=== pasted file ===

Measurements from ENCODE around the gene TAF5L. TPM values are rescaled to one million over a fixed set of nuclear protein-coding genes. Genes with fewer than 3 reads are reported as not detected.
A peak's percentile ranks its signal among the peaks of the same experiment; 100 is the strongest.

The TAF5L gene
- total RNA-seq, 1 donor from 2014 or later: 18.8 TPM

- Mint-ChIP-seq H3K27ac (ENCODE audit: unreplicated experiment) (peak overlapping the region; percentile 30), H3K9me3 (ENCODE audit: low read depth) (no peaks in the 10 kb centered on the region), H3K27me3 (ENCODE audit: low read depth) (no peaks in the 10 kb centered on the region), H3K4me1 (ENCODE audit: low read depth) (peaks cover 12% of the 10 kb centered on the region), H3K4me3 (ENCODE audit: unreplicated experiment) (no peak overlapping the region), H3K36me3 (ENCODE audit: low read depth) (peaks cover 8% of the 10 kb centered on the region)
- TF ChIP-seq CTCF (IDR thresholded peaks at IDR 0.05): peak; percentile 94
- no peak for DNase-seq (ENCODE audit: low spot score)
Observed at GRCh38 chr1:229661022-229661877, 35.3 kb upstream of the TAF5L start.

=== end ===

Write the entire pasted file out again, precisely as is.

Measurements from ENCODE around the gene TAF5L. TPM values are rescaled to one million over a fixed set of nuclear protein-coding genes. Genes with fewer than 3 reads are reported as not detected.
A peak's percentile ranks its signal among the peaks of the same experiment; 100 is the strongest.

The TAF5L gene
- total RNA-seq, 1 donor from 2014 or later: 18.8 TPM

- Mint-ChIP-seq H3K27ac (ENCODE audit: unreplicated experiment) (peak overlapping the region; percentile 30), H3K9me3 (ENCODE audit: low read depth) (no peaks in the 10 kb centered on the region), H3K27me3 (ENCODE audit: low read depth) (no peaks in the 10 kb centered on the region), H3K4me1 (ENCODE audit: low read depth) (peaks cover 12% of the 10 kb centered on the region), H3K4me3 (ENCODE audit: unreplicated experiment) (no peak overlapping the region), H3K36me3 (ENCODE audit: low read depth) (peaks cover 8% of the 10 kb centered on the region)
- TF ChIP-seq CTCF (IDR thresholded peaks at IDR 0.05): peak; percentile 94
- no peak for DNase-seq (ENCODE audit: low spot score)
Observed at GRCh38 chr1:229661022-229661877, 35.3 kb upstream of the TAF5L start.